Separation Distance for Suitable Habitat: 3 km
Separation Justification: These salamanders rarely successfully cross roadways that have heavy traffic volume at night, when most movements occur. Rivers and lakes pose formidable impediments to movement and generally function as barriers, with the effect increasing with river and lake size. Treatment of these as barriers or unsuitable habitat is a subjective determination.

Compared to larger ambystomatid salamanders, the movements of plethodontids are poorly documented, but it is clear that home ranges tend to be very small (e.g., Marvin 2001), on the order of a few meters to a few dozen meters in diameter. For example, Welsh and Lind (1992) found that over six months, 66% of Plethodon elongatus males and 80% of females recaptured were in the same 7.5 x 7.5 m grid, and the maximum distance moved was 36.2 m. D. Clayton (pers. comm 1998) estimated that average home ranges may be as small as one square meter. Yet, on occasion, dispersing plethodontids likely travel at least several hundred meters. The separation distance for unsuitable habitat reflects the nominal minimum value of 1 km. The separation distance for suitable habitat reflects the limited movements of these salamanders, tempered by their tendency to occur throughout patches of suitable habitat and the likely low probability that two locations separated by a gap of less than a few kilometers of suitable habitat would represent independent occurrences over the long term.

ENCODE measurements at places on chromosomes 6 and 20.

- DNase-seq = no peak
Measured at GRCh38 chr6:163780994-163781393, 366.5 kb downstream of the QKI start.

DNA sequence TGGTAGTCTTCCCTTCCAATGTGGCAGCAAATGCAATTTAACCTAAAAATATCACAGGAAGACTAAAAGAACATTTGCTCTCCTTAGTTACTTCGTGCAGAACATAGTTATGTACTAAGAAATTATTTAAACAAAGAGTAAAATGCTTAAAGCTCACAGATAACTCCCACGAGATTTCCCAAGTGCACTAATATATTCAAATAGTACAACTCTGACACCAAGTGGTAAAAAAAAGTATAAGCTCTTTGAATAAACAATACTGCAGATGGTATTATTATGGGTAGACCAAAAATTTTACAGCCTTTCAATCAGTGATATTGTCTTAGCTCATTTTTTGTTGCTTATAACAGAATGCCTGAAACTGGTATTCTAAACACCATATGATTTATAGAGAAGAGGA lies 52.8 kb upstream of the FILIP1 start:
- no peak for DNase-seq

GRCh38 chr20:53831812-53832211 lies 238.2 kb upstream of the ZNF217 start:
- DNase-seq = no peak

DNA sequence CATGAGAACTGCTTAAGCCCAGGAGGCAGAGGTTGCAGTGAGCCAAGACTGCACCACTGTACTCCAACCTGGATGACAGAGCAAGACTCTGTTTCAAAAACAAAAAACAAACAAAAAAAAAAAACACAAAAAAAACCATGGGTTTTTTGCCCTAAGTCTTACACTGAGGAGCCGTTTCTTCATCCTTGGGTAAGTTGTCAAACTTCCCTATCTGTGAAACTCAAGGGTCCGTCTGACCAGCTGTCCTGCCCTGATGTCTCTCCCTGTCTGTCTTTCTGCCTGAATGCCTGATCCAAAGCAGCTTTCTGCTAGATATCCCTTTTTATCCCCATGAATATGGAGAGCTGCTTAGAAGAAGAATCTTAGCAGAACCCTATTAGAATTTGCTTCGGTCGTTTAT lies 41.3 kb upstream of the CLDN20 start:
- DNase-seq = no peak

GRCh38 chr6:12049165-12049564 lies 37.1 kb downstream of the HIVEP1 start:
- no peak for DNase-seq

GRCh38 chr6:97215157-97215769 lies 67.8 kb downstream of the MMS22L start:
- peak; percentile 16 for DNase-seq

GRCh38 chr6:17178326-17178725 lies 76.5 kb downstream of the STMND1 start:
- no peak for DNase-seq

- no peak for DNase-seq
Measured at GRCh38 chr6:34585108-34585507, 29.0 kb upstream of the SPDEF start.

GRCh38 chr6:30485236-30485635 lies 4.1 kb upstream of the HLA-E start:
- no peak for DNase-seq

Inferred Minimum Extent of Habitat Use (when actual extent is unknown): .1 km
Date: 10Sep2004
Author: Hammerson, G.
Population/Occurrence Viability
Help
U.S. Invasive Species Impact Rank (I-Rank) Not yet assessed
Help
Authors/Contributors
Help
NatureServe Conservation Status Factors Edition Date: 06May2011
NatureServe Conservation Status Factors Author: Clausen, M. K., and G. Hammerson
Element Ecology & Life History Edition Date: 23Dec2004
Element Ecology & Life History Author(s): Hammerson, G.

Zoological data developed by NatureServe and its network of natural heritage programs (see Local Programs) and other contributors and cooperators (see Sources).

References
Help
  • Blackburn, L., P. Nanjappa, and M. J. Lannoo. 2001. An Atlas of the Distribution of U.S. Amphibians. Copyright, Ball State University, Muncie, Indiana, USA.

  • CAMP, C. D., AND L. L. BOZEMAN. 1981. FOODS OF TWO SPECIES OF PLETHODON (CAUDATA:PLETHODONTIDAE) FROM GEORGIA AND ALABAMA. BRIMLEYANA 6:163-166

  • Conant, R. and J. T. Collins. 1991. A field guide to reptiles and amphibians: eastern and central North America. Third edition. Houghton Mifflin Co., Boston, Massachusetts. 450 pp.